Paying attention to risks at food festivals

I like rock and roll. I like ribs. Rock ‘n Ribs in Campbell Springfield, MO seems like a pretty great place to get your fingers sticky and listen to cover bands play songs from Sticky Fingers. Spring signifies the start of festival season, when tourism dollars pump into towns; the local kids will drink underage; and, hopefully no one gets sick from foodborne illness.

Festivals and temporary events have had their share of outbreaks in the past (Taste of Chicago in 2007, Folklorama in 2010 and numerous fundraisers and community dinners). Often there are folks at booths who are not full-time food handlers, dealing with lineups, makeshift heat sources and poor access to handwashing facilities.

These events need to have someone who is paying attention, inviting the health inspectors in to point out potential issues and have lots of portable restrooms/handwashing stations available for vendors and patrons.

As I told the venerable Portable Restroom Operator, the type of festival I want to go to as a patron is a place that doesn’t need to be regulated. They welcome inspectors as a second set of eyes but they should already have the mindset of ‘making 700 people sick would be bad for our festival’.

Rock ‘n Ribs sounds like they are paying attention.

In Ozarks First, Mike Brother of the Springfield-Greene County Health Department was cited as saying,  "We’re asking them to police themselves to work with the people doing the sampling to keep proper hygiene wash their hands and wear gloves."

"These kind of events these sampling events we can’t bring an inspector out to inspect all 50 or 60 or 100 of the booths out here giving samples," said Brothers.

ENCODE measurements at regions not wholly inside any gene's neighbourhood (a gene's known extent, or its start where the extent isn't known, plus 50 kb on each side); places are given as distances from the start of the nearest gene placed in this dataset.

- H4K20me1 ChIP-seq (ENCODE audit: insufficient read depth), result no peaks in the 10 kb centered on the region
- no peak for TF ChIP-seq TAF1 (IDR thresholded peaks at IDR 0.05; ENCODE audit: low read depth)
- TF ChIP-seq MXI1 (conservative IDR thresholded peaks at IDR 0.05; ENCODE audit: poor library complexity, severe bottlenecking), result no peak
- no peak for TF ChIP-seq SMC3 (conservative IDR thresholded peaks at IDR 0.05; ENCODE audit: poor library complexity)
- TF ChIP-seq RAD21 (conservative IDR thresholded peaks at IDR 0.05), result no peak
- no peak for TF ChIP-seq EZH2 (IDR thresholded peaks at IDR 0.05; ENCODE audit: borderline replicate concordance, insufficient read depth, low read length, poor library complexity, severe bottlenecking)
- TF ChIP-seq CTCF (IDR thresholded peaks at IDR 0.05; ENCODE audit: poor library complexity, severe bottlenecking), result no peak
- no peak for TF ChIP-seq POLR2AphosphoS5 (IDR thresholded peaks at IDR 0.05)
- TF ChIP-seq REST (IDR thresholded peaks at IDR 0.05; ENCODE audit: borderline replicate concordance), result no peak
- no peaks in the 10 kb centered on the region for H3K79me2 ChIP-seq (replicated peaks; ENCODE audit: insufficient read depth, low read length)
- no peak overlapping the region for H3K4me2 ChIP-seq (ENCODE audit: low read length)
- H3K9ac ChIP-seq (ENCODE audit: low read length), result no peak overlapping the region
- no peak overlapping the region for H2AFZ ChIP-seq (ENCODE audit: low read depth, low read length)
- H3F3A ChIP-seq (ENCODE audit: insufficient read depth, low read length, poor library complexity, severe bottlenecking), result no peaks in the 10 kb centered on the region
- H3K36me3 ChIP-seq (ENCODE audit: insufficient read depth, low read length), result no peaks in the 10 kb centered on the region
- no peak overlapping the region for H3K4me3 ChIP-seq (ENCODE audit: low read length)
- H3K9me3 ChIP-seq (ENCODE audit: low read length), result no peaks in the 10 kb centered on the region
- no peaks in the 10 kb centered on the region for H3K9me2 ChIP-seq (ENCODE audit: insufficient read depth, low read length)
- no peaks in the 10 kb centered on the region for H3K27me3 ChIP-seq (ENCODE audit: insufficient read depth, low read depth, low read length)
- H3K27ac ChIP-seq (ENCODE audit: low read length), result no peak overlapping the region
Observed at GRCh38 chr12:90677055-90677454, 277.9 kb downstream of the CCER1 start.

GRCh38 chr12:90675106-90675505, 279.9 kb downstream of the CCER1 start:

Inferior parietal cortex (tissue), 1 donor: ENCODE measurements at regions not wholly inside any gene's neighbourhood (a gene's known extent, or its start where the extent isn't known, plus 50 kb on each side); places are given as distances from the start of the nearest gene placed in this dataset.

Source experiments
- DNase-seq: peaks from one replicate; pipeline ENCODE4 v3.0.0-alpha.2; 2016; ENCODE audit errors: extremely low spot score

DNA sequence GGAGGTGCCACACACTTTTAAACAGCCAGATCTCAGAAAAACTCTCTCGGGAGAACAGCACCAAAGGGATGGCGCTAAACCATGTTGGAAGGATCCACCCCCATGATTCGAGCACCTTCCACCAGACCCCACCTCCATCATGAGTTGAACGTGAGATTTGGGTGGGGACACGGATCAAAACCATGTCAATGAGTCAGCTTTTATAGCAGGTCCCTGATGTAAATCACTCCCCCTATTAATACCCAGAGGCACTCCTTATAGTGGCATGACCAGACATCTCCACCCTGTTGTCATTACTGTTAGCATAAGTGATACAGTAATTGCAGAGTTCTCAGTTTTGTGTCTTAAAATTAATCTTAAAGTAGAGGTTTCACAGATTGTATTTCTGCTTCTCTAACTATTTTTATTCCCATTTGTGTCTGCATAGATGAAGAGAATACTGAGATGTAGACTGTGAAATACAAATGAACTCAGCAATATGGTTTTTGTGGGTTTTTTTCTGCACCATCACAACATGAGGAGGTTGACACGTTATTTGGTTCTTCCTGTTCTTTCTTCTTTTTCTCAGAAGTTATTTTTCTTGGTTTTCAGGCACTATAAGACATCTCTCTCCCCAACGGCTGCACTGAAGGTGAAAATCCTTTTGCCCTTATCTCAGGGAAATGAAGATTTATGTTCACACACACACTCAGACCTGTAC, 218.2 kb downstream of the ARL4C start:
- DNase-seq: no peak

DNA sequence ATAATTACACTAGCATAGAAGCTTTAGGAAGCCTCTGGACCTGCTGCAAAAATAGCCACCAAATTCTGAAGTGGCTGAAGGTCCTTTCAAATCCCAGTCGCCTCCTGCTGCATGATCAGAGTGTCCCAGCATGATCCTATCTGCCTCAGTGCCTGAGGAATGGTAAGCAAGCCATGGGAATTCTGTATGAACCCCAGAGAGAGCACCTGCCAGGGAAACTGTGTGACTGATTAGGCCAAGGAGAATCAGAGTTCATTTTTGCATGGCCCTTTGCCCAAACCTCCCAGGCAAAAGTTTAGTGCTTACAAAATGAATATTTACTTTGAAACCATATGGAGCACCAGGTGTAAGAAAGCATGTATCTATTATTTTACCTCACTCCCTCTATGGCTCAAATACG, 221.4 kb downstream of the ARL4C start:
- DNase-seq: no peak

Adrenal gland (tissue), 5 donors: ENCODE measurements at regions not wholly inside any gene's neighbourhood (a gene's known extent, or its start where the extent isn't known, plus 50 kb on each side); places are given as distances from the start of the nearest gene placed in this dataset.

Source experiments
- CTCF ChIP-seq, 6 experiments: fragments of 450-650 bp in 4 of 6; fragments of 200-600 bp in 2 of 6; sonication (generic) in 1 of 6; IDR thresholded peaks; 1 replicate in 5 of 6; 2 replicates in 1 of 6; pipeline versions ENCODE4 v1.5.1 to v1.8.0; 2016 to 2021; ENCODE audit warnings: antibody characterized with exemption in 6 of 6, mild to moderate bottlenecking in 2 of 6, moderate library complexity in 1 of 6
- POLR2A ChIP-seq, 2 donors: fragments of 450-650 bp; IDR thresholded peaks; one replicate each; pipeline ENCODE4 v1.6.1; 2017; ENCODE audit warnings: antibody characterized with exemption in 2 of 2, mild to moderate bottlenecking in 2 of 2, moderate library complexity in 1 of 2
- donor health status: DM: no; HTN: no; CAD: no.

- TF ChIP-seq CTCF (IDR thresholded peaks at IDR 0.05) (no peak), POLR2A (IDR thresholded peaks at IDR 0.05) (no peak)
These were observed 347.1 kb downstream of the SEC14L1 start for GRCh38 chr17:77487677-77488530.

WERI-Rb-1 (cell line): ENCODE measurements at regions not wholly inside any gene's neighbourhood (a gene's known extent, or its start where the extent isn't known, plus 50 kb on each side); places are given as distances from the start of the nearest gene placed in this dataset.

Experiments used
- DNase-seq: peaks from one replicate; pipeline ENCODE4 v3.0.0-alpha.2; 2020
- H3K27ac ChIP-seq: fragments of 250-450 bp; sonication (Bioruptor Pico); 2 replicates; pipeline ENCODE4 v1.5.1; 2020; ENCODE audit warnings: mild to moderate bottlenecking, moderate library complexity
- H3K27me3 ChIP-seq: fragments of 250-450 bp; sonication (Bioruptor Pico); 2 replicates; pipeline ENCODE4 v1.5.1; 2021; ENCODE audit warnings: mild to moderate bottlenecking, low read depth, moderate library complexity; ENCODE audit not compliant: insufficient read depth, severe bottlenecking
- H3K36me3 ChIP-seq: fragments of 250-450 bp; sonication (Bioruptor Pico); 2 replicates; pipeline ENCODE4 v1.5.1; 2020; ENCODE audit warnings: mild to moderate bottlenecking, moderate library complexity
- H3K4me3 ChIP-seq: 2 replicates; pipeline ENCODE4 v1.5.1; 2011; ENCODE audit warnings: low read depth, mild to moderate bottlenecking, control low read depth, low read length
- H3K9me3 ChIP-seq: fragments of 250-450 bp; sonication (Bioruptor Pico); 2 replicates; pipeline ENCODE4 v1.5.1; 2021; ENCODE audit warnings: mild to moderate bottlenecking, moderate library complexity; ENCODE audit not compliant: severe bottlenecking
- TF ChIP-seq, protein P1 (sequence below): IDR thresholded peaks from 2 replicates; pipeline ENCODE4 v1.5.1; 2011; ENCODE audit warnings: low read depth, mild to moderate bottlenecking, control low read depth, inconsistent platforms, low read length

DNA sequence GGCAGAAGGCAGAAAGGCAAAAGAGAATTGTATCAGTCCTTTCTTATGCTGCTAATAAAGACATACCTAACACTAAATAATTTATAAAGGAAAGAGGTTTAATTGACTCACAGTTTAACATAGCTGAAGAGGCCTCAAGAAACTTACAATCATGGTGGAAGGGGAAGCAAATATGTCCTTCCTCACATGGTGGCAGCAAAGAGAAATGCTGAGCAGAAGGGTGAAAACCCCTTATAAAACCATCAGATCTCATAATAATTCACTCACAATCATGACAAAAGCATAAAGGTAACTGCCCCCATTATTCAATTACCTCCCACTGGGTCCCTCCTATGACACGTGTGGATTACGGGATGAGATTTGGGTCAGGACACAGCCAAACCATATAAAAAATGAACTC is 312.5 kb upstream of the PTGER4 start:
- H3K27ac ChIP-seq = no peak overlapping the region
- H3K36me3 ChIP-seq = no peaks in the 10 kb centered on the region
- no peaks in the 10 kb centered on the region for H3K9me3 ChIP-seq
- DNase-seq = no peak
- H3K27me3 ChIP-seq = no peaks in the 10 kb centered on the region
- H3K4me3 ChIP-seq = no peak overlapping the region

Jim McLeod of Southwest Rotary says they’ve been in the competition for 12 years and always make sure they’re handing out safe food.
"Every time we get into the food we’ll wear gloves when we touch it we got the restaurant inspector out here just like anywhere else and we’re doing the same thing as restaurants," said McLeod.

Long live rock and roll. And ribs.

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About Ben Chapman

Dr. Ben Chapman is a professor and food safety extension specialist at North Carolina State University. As a teenager, a Saturday afternoon viewing of the classic cable movie, Outbreak, sparked his interest in pathogens and public health. With the goal of less foodborne illness, his group designs, implements, and evaluates food safety strategies, messages, and media from farm-to-fork. Through reality-based research, Chapman investigates behaviors and creates interventions aimed at amateur and professional food handlers, managers, and organizational decision-makers; the gate keepers of safe food. Ben co-hosts a biweekly podcast called Food Safety Talk and tries to further engage folks online through Instagram, Twitter, Facebook, YouTube and, maybe not surprisingly, Pinterest. Follow on Twitter @benjaminchapman.